It’s no coincidence Ireland is one of the world’s top riding destinations – the Irish know a thing or two about horses! Centuries of rich horse history bind the island country to the booming horse industry in Ireland we know today.
Not only does Ireland produce some of the world’s top thoroughbreds, but Connemara ponies, Irish draughts, Irish Sport Horses, Irish Cobs (Gypsy Vanners), and Kerry Bog Ponies proudly call Ireland home. Let’s take a closer look at the horse and pony breeds native to Ireland.
Though Ireland boasts ideal conditions to raise the perfect racehorse with mild temperatures and nutritious grass- rich in calcium from subsurface limestone deposits, the early ancestors of the Connemara pony didn’t have it so easy.
Most likely the first ponies introduced to Ireland came with the Celts between 500 and 400 BC and had to endure tough conditions – anything from boggy wetlands to deserted, rocky terrain. To survive, the ponies had to be well balanced, smart and surefooted; characteristics still seen in the Connemara pony today. The Celts were talented horsemen and used the ponies both in battle and on the field – they even held pony races!
Throughout the centuries, domestic horses and ponies cross-bred with the wild Connemara ponies; introducing Spanish, Arab, and thoroughbred bloodlines to the breed.
Today the Connemara pony, organized under the Connemara Pony Breeders Society, is recognized as a breed standing under 148cm (slightly less than 15 hands) but taller than 128cm (slightly less than 13 hands) with a well-defined, medium-sized head, distinct withers, sturdy legs with short cannons and a body type suitable for comfortable riding yet robust enough to pull a plow or cart. They can be many different colors but most commonly, the Connemara pony is gray, black, dun or bay.
Fun Fact: Connemara ponies are great at jumping and eventing competitions! A Connemara- thoroughbred cross by the name of Stroller won the individual silver medal at the 1968 Mexico City Olympic Games. Way to go, Stroller!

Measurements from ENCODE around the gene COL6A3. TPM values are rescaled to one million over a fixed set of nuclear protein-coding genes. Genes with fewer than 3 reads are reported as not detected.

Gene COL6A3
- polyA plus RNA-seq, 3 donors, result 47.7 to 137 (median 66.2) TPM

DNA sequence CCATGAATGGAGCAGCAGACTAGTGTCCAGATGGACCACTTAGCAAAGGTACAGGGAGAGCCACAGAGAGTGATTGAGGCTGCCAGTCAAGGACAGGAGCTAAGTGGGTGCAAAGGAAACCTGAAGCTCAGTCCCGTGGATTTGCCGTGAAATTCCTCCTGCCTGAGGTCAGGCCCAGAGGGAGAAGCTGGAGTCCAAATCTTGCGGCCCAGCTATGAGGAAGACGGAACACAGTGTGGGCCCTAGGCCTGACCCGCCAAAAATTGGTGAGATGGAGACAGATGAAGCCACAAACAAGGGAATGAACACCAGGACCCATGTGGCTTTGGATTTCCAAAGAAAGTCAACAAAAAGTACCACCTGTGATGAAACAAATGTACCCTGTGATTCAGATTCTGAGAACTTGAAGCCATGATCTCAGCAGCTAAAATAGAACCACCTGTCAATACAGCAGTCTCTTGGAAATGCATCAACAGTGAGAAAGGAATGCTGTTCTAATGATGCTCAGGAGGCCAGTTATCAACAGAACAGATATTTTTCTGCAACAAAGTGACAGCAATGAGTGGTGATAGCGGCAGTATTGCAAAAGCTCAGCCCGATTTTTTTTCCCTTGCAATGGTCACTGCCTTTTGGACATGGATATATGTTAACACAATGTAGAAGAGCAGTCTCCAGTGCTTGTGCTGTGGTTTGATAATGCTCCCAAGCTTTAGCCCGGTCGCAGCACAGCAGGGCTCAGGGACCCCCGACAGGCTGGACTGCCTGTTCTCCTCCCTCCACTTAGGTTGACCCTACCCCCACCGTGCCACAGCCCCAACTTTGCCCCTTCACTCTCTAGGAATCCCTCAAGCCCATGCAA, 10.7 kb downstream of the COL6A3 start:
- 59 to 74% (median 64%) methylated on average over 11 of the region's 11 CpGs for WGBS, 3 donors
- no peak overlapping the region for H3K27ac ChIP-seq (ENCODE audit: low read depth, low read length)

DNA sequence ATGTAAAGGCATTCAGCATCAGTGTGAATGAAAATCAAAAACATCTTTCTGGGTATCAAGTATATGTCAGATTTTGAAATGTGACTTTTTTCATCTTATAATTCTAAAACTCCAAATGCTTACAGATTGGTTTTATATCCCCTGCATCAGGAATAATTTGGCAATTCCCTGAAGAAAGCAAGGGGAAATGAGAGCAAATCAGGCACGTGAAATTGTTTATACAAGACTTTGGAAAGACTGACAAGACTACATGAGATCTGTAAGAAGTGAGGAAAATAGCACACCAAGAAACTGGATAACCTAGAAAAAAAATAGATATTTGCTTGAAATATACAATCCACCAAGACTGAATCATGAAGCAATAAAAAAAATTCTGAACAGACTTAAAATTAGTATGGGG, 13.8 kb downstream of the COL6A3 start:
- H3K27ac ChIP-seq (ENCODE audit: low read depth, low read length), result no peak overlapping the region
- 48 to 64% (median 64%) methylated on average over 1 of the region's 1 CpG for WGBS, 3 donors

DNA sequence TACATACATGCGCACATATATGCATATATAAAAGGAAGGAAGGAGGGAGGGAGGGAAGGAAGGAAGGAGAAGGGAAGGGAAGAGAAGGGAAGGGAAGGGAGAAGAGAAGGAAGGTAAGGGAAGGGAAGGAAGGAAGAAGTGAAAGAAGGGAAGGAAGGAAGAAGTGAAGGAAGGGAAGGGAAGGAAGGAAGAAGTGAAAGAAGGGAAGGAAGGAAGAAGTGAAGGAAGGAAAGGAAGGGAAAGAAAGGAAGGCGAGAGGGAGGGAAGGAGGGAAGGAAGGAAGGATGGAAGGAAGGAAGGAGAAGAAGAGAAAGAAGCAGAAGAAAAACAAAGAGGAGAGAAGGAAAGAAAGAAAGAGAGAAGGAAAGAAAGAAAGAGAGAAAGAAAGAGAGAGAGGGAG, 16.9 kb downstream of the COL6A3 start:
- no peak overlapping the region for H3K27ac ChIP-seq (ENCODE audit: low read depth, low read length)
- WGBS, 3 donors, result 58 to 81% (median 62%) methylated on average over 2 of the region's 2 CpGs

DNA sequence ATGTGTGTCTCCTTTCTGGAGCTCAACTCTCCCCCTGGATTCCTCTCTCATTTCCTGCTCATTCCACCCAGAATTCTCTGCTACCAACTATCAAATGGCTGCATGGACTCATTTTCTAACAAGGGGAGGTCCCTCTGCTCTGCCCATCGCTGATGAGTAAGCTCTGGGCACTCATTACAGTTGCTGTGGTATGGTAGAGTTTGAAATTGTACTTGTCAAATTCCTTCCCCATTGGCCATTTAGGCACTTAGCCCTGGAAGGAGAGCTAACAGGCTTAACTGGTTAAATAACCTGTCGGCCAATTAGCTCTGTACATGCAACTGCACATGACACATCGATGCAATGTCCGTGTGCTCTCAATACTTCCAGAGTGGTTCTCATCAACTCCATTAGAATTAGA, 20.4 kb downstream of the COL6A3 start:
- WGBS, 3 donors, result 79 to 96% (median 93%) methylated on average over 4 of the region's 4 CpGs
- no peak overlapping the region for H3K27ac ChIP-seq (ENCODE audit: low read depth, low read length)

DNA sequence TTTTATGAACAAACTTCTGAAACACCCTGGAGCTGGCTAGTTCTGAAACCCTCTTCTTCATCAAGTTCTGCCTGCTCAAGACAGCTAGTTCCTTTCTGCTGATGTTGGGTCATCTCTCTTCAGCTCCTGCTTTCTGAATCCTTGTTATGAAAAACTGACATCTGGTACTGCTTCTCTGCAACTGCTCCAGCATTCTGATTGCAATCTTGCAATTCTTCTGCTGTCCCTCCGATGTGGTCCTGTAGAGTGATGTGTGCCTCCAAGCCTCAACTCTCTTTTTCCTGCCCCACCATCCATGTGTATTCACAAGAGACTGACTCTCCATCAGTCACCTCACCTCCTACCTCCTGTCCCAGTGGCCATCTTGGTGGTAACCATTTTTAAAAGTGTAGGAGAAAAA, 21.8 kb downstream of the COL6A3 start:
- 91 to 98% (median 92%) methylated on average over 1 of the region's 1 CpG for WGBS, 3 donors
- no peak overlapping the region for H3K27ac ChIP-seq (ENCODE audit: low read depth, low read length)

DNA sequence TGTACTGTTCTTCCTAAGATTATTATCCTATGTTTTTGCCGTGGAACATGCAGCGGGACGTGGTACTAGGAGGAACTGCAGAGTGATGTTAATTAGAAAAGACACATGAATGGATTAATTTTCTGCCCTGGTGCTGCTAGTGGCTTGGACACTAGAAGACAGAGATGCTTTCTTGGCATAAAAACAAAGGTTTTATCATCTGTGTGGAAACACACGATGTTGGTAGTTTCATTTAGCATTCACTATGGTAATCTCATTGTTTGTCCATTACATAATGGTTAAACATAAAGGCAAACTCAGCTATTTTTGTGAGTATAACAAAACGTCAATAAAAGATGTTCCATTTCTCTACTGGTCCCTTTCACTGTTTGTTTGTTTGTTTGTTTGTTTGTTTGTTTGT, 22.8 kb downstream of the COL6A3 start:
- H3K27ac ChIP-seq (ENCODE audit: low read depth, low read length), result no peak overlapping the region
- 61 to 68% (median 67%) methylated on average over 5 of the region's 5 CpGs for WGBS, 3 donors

The Irish draught is a breed brought together from a diverse gene pool. Large-boned, heavy draft horses from parts of Europe we know today as northern France, Belgium and the Netherlands were imported to England and Ireland where they cross-bred with lighter, native horses since the middle ages.
These powerful horses were valuable members of Ireland’s rich agricultural history; plowing through rocky, difficult fields for their farming families and trained for rotating and pushing heavy mill equipment.
However, their work didn’t finish in the field. Having a horse was a cherished luxury for many small farming families and one horse had to fill many positions. Irish draughts were bred light enough to work under saddle and sporty enough to pull carriages through narrow streets, too.
Both then and now, the Irish draught is the go-to breed for fox-hunting; their steadiness through fields and forest, through thickets and over fences is second to none. Besides fox-hunting, many Irish draughts excel at eventing, jumping and competition driving competitions.
Typically, Irish draughts stand between 15.1 and 16.3 hands tall, have a medium to large sized head with soft, gentle eyes, clean throat-latch, sturdy legs with compact cannons, powerful hindquarters and an exceptionally deep girth. They can be found with many colors and markings but white above the knees or hocks is typically not suitable for breed standards.
Irish Sport Horse
When some of the best thoroughbred blood is mixed with the Irish draught, the results can be fantastic.
Many talented show jumping and eventing riders hail from the Emerald Isle, and their horses have a sound history there, too. Cross-breeding thoroughbreds, Connemara ponies and light riding horses with deep-chested, strong draught horses have created some of the most competitive show horses in the world.